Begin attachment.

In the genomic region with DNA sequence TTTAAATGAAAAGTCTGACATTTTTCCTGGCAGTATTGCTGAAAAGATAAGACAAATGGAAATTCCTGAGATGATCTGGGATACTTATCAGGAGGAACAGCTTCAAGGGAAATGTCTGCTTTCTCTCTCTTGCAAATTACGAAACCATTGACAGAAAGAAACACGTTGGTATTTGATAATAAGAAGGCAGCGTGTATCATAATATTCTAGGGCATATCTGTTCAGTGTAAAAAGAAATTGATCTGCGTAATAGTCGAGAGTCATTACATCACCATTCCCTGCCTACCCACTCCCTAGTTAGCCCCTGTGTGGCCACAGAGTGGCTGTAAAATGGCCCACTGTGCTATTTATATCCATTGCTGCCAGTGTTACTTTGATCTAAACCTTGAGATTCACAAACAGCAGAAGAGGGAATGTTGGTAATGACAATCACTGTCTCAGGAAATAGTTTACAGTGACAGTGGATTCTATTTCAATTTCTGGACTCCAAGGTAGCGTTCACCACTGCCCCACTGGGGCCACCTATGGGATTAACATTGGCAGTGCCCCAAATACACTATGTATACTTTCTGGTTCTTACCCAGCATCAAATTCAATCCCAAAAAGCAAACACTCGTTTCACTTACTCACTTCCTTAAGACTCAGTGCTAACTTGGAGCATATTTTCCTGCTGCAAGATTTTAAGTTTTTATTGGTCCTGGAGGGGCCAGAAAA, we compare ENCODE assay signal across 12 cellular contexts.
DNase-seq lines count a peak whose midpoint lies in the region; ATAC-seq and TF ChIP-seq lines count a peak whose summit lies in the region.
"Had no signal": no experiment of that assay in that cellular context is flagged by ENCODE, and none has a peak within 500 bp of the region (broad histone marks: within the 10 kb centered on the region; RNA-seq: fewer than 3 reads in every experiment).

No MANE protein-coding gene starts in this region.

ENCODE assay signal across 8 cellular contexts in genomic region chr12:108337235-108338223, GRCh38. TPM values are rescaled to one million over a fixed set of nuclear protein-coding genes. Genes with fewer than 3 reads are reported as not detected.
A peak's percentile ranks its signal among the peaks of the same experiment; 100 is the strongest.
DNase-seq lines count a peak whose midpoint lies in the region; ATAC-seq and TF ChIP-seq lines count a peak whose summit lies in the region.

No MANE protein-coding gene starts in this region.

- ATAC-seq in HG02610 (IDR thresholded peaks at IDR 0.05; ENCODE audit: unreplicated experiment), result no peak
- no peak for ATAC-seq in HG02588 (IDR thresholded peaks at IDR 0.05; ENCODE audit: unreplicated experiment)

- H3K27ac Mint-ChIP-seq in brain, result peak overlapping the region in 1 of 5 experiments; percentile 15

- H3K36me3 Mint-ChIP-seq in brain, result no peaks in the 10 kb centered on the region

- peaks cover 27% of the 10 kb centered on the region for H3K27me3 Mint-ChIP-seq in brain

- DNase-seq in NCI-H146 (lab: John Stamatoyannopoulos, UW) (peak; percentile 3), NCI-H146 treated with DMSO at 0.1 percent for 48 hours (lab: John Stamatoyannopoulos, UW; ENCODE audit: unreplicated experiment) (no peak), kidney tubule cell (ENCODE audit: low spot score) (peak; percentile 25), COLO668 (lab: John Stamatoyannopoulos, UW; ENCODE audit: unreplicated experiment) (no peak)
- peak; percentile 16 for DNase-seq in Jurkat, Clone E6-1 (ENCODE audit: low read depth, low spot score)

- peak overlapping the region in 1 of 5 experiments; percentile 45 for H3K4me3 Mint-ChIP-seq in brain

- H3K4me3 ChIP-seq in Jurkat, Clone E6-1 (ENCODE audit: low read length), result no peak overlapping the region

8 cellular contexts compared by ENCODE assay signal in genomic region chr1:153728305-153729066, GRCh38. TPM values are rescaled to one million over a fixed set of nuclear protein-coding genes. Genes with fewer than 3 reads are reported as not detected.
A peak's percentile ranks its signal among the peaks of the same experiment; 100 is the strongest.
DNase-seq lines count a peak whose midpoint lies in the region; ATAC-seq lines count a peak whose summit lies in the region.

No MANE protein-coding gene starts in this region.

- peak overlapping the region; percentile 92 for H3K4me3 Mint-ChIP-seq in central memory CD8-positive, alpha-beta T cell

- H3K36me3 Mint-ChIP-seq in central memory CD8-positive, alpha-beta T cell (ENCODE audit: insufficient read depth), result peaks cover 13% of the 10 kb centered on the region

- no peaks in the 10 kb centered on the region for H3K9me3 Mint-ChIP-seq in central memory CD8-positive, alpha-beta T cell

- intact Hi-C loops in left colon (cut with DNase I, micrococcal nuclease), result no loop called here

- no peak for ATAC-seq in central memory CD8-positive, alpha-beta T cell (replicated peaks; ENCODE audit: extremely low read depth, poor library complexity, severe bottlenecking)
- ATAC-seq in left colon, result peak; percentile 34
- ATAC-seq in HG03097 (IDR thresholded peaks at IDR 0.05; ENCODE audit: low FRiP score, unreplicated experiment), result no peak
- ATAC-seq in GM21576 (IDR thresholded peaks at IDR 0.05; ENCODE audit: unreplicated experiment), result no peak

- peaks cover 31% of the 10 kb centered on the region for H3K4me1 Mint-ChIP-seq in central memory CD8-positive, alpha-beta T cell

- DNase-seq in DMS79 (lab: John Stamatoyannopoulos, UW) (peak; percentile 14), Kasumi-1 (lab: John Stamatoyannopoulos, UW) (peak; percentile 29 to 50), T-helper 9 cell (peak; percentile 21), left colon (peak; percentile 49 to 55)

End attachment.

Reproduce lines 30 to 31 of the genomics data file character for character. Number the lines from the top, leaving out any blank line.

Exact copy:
- peaks cover 31% of the 10 kb centered on the region for H3K4me1 Mint-ChIP-seq in central memory CD8-positive, alpha-beta T cell

- DNase-seq in DMS79 (lab: John Stamatoyannopoulos, UW) (peak; percentile 14), Kasumi-1 (lab: John Stamatoyannopoulos, UW) (peak; percentile 29 to 50), T-helper 9 cell (peak; percentile 21), left colon (peak; percentile 49 to 55)